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Who is pulling the plug on U.S. online gambling?

It's a misconception that the online casinos or the gambling companies that own them, are the ones leaving the USA. There are three major online casino software providers in the world - PlayTech, Microgaming and RTG. Those companies provide licenses to the online casinos to use their software. And when the software maker pulls the plug - all of its licensed casinos go with it.

That's what happened with PlayTech - they decided that it's not worth the hustle with the US government and pulled the plug on the US players - and all of the online casinos using PlayTech software lost the US market indefinitely. We are predicating that about 80% of the PlayTech casinos will disappear by the end of the year. It's a fact that the E.U. market is the only one left (that is, the only one left worth the money), but Europeans prefer to bet on sporting events than at the online casino.
Germany is out of the question, as online gambling is illegal there, France is considering following suit with US, and U.K. is flooded with online casinos and sports books already. Despite the fact that in the E.U. market, PlayTech casinos have the biggest share as of now, the other online casinos are understandably looking for ways to enter the market big time, so the competition soon will be fears. It would not be a surprise if PlayTech disappears completely - by means of being sold to another company, or just unable to pay the high maintenance costs with the revenues coming from the small online gambling markets.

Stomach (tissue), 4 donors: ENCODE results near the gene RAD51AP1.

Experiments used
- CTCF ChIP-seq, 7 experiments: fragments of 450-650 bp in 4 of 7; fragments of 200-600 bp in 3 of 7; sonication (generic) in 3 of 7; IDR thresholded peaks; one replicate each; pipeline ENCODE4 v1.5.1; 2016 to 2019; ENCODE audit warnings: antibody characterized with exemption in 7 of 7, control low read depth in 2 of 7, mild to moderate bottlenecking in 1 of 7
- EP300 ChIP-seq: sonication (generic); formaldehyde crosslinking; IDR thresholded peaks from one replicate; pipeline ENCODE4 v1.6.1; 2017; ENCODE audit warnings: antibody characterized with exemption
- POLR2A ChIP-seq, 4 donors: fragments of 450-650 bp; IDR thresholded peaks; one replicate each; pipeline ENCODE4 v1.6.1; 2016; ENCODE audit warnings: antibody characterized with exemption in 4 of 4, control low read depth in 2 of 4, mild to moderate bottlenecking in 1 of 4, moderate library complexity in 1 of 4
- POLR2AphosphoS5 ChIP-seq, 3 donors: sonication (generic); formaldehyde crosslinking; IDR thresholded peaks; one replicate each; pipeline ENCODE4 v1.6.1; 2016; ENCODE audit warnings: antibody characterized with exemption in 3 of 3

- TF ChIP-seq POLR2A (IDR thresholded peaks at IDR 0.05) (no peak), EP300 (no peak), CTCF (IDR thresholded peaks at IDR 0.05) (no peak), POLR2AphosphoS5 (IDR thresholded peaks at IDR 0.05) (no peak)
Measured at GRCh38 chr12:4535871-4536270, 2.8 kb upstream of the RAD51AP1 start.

Respectively, Microgaming stopped accepting players from 11 US states. This was a very bad thing for the casino companies licensed under this software provider, but at least the US market was not completely wiped out for them. Although by some accounts, those states count for nearly 1/3 of the total US market - better loose one third than the whole. And it seems that almost all of the banned states are those where offline gambling is legal.

The smallest of the bunch, RTG, still accepts players from the United States. And many online casino companies are switching to them in their strive to tap into the US gambling market for what might be the last time.

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